Centurion Joe Root and canny off-spinner James Tredwell gave England just enough breathing space to close out a nervy 29-run victory in the first match of their post-Pietersen era.
Root's unbeaten 104 underpinned 290 for eight - a total in which Ben Stokes (58) was the other significant contributor - and then Tredwell (three for 39) got to work.
The Vice Chancellor's XI were far from done with, however, as Kyle Corbin's sustained hitting in a 98-ball century kept the hosts just about within range of a shock victory at the Sir Vivian Richards Stadium.
Corbin (105) hit nine fours and five sixes in his hundred, but in the end just fell short as England earned some respite at last in what has been an unrelenting winter of discontent to date.
Tredwell needed just one delivery to give them their first breakthrough after Adrian Barath and Chadwick Walton, like England's Alex Hales and Luke Wright before them, shared a half-century opening stand.
After he doubled up with his second victim in his next over, England appeared to be circling for a slow kill.
But Corbin and Devon Thomas made them sweat in a sixth-wicket stand of 103 in under 12 overs before Stuart Broad's team just about managed to get this short tour off to a heartening start.
England appeared set at several stages for a bigger total, after being put in on a pitch which favoured spin throughout.
They had a fine platform at 170 for three in the 30th over thanks to stands of 58 for the first wicket and then 71 for the third between Root and Stokes.
But three wickets for the addition of only 23, two lbw to young leg-spinner Akeem Dewar, halted mid-innings progress.
Wright had appeared marginally the more assured of England's opening pair until he lost a little patience against left-armer Raymon Reifer's line wide outside off-stump and smeared a catch to deep cover.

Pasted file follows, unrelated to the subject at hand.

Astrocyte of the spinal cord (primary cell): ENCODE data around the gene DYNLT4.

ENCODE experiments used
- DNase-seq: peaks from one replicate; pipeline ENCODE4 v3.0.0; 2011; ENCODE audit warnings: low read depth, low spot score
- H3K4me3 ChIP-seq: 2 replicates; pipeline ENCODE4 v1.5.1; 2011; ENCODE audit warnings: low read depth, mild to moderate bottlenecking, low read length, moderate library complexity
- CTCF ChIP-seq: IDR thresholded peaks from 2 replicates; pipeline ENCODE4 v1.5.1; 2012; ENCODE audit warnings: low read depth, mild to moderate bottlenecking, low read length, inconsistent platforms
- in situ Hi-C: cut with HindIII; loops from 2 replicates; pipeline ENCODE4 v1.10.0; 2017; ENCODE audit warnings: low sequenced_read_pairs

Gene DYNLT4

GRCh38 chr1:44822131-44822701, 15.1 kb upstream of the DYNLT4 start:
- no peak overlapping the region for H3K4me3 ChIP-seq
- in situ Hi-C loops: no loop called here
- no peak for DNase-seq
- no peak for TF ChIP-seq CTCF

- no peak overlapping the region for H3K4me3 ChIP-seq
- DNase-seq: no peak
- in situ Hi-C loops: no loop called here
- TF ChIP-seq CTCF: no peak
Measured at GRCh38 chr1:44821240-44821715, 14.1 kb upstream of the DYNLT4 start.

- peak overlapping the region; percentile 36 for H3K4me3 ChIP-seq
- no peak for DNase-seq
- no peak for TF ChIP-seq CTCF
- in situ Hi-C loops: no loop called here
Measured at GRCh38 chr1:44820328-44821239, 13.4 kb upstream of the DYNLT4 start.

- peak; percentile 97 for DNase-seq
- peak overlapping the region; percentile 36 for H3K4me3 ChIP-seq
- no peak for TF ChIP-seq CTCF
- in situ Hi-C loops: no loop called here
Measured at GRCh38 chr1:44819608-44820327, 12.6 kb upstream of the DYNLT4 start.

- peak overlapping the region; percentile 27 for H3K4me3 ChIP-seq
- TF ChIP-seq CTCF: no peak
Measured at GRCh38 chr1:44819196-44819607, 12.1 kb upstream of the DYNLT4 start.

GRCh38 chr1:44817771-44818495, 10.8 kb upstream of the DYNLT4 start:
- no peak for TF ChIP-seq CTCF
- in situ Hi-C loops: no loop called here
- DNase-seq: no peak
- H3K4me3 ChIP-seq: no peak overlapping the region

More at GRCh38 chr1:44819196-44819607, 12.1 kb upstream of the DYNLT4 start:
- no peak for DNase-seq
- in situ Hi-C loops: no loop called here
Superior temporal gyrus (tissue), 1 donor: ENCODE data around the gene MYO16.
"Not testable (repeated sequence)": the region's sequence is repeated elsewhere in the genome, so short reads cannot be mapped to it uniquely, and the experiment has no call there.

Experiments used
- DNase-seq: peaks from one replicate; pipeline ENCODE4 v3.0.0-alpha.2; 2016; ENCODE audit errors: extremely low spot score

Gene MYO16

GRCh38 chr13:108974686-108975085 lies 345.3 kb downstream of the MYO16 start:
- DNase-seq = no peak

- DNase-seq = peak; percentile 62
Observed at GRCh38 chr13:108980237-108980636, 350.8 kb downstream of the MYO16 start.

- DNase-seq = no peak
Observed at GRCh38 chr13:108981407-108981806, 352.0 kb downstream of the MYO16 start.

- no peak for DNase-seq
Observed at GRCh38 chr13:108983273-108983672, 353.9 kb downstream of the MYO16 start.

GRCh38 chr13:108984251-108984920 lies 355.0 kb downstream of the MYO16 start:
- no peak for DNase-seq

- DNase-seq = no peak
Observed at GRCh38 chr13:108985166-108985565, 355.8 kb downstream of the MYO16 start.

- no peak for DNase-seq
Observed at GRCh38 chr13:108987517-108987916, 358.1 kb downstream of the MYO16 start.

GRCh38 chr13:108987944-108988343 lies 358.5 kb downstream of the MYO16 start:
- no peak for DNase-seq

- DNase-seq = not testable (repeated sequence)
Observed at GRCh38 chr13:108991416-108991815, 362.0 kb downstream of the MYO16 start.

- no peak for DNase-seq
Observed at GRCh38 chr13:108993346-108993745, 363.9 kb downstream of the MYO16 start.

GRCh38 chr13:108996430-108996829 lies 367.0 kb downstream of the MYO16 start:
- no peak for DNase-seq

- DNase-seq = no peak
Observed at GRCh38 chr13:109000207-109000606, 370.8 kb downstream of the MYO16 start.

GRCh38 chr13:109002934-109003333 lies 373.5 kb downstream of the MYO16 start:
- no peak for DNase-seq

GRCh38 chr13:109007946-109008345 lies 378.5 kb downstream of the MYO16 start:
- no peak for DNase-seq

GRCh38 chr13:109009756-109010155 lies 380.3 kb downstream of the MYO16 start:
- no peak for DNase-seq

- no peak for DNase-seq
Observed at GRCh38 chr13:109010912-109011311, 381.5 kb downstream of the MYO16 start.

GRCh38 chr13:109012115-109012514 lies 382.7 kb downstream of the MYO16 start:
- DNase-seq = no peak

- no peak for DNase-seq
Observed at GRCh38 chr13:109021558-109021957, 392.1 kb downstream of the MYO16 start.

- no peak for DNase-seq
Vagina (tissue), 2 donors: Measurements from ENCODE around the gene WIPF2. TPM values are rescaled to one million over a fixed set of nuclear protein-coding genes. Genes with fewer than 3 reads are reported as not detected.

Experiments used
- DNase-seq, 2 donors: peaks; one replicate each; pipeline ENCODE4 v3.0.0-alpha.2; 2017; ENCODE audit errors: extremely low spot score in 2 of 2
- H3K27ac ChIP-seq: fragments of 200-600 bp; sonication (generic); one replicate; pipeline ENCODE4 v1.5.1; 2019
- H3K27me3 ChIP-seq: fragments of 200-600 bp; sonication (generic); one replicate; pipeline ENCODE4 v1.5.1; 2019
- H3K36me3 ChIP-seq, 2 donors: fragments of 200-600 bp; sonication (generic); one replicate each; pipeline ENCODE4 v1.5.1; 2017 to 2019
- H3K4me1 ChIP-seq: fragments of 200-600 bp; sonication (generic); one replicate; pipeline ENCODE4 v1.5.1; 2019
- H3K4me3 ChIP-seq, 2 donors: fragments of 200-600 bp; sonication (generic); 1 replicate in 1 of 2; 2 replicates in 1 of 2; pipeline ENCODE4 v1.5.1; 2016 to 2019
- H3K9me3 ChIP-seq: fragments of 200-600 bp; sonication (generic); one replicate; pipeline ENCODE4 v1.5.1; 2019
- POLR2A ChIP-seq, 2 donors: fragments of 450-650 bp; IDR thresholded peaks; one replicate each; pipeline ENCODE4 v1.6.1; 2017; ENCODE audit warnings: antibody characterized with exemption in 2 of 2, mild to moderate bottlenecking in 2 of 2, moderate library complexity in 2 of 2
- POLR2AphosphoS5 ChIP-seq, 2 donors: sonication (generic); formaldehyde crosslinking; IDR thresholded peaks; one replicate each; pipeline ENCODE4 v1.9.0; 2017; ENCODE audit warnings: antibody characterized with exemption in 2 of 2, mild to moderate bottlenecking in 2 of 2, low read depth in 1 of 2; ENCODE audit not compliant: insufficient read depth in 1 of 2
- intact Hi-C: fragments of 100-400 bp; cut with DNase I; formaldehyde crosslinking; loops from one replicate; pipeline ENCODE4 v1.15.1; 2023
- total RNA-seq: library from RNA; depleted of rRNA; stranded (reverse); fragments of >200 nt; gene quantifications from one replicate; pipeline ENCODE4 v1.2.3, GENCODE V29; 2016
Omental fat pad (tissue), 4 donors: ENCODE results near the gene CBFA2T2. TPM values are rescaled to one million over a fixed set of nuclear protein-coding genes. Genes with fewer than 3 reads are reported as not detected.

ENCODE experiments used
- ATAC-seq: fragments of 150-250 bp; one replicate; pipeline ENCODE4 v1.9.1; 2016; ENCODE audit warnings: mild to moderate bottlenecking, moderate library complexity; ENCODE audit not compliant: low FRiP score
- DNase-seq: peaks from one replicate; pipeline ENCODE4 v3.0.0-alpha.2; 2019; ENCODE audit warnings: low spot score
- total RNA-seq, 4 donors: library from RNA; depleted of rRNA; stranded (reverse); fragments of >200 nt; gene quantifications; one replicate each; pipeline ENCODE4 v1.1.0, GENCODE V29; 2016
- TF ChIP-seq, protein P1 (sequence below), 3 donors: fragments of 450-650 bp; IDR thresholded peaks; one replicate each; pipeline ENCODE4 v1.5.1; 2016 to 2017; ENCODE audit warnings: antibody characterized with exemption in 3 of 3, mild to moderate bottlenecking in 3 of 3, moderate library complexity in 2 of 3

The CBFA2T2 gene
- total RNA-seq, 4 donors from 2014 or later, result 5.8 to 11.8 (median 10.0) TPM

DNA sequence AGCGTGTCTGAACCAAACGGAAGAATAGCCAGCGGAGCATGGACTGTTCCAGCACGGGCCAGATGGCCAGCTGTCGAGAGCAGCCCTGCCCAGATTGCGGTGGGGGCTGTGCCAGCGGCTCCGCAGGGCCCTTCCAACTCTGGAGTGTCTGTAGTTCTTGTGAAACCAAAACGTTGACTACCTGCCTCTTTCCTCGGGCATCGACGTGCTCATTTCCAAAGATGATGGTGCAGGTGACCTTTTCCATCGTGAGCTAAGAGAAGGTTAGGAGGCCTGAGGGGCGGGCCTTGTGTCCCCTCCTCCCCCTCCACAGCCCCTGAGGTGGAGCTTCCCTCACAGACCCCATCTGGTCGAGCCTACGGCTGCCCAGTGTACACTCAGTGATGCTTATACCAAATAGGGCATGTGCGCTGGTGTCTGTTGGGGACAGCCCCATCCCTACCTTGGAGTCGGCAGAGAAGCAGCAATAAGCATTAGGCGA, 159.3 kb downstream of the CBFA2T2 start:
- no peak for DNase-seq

Then 17-year-old seamer Alzarri Joseph, called in from outside the hosts' initial squad, had Hales mis-pulling for a simple catch almost in the batting crease in his follow-through.
Stokes and Root soon looked in control, however, the former using the cross-wind to hit Dewar for back-to-back leg-side sixes in his first over.
He clubbed another in Dewar's next, just clearing with a pull off the bottom of the bat, to bring up his 50 in 59 balls.
But the left-hander mistimed his next attempted big hit at the returning Miguel Cummins, and was caught at mid-off.
Eoin Morgan's stay was short and fretful before he missed a reverse-sweep against Dewar (three for 67), who switched ends to significant effect and would also deceive Jos Buttler - misreading the leg-spinner's variations and shouldering arms to a ball that appeared to be going on to hit middle and off.
Two of England's most destructive batsmen had gone cheaply, and Root and Ravi Bopara therefore had to chip and scurry their way through a powerplay which yielded 24 runs and the Essex all-rounder's wicket when he poked a low and wide full toss from Reifer straight to cover.
Root's all-Yorkshire stand of 62 with Tim Bresnan was a telling shift of momentum, however, and he completed his 103-ball hundred in the final over with a reverse-flick off Joseph for his ninth boundary.
The home reply began with promise.
Chris Jordan's first two overs cost just four runs, but Walton then went up the wicket to hit him for six over long-off and signal a rush of boundaries.
Broad was economical but wicketless with the new ball, and Stokes and Bresnan also tried their hand before Tredwell proved the golden arm.
His first ball was a long hop, but was deposited into Jordan's hands at long-on as Walton tried to pull it out of the ground.
For good measure, Tredwell and catcher Jordan were soon at it again - in more authentic mode - when number three Paul Palmer edged to slip for a duck.
Jordan was safe again at long-on, Barath just failing to clear, and Broad brought himself back to have Jonathan Carter caught-behind pulling.
But it was not until the captain returned again to bowl Thomas, and then Bresnan had Corbin caught at short third-man, that England could breathe easy.